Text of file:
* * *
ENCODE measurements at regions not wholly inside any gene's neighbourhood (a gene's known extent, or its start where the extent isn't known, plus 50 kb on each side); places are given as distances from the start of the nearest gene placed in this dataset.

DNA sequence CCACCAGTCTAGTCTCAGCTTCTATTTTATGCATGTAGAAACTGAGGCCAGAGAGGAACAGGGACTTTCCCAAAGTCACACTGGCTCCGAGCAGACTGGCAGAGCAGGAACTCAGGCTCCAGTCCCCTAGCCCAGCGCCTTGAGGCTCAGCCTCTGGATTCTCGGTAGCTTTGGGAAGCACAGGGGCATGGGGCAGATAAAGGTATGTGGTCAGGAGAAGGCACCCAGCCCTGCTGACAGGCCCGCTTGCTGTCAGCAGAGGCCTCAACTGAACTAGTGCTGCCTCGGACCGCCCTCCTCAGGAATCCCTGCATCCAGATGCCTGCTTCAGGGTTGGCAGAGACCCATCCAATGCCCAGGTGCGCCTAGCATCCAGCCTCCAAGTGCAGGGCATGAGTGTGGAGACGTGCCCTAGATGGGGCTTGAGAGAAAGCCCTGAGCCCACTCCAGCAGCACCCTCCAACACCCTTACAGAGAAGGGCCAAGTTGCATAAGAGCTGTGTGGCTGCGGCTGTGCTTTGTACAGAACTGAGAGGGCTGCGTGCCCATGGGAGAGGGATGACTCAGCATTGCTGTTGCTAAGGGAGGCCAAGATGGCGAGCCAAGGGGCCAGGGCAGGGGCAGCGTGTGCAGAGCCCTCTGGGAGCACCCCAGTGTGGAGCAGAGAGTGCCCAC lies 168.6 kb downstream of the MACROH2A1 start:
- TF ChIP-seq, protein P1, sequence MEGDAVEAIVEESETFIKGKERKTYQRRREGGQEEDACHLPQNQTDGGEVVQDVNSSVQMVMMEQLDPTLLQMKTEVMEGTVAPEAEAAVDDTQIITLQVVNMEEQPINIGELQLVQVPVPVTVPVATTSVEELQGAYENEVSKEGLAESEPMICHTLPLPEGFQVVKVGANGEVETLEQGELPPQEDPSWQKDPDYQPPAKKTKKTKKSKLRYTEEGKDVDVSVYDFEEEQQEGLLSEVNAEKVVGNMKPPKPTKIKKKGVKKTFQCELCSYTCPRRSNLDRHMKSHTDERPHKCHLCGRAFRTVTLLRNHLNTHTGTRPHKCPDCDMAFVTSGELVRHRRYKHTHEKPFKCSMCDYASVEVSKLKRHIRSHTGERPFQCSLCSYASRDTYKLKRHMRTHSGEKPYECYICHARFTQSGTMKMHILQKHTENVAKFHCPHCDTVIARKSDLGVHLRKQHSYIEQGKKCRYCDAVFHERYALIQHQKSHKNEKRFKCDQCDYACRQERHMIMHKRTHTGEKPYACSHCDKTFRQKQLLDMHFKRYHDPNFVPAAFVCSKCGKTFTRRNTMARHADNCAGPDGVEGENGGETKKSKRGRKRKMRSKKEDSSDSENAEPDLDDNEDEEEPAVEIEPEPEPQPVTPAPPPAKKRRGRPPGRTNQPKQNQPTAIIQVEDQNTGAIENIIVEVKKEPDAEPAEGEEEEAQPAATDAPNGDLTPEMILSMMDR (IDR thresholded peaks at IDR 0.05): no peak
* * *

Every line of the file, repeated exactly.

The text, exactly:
ENCODE measurements at regions not wholly inside any gene's neighbourhood (a gene's known extent, or its start where the extent isn't known, plus 50 kb on each side); places are given as distances from the start of the nearest gene placed in this dataset.

DNA sequence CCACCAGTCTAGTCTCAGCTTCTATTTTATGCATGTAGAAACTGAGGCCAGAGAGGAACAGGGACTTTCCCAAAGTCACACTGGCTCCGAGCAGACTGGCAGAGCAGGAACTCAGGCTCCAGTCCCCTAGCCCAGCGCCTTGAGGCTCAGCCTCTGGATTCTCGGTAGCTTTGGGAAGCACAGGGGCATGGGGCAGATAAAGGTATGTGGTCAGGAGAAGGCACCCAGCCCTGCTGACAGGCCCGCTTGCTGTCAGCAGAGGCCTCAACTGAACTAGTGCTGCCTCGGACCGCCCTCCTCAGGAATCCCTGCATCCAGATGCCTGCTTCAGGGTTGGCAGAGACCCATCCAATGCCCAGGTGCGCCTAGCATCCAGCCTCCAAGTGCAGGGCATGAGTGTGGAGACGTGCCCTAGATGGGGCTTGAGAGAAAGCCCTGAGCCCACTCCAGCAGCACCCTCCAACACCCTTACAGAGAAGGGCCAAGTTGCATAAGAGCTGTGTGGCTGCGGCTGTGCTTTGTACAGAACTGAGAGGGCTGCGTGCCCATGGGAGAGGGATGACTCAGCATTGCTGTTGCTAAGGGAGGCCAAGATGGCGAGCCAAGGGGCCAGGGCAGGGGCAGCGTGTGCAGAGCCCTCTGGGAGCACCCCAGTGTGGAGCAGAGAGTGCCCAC lies 168.6 kb downstream of the MACROH2A1 start:
- TF ChIP-seq, protein P1, sequence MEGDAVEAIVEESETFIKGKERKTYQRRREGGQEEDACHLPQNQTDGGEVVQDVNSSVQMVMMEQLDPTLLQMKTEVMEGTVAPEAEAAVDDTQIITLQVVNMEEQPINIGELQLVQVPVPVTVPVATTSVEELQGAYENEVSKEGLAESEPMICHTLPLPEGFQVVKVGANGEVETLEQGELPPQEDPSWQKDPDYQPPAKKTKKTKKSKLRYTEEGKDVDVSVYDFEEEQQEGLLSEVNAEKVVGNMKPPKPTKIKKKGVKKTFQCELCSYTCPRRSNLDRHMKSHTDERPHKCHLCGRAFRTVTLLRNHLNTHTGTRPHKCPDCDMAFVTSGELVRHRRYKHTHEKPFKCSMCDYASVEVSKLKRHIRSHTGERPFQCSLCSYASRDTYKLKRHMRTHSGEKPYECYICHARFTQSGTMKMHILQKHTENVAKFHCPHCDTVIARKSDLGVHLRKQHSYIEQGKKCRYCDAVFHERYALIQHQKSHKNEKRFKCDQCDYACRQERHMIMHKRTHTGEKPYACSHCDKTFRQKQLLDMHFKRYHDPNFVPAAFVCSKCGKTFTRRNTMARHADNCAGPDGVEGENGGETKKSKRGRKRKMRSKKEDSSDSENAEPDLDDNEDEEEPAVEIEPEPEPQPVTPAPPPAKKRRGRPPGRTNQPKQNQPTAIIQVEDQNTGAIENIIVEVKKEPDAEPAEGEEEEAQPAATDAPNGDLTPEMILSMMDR (IDR thresholded peaks at IDR 0.05): no peak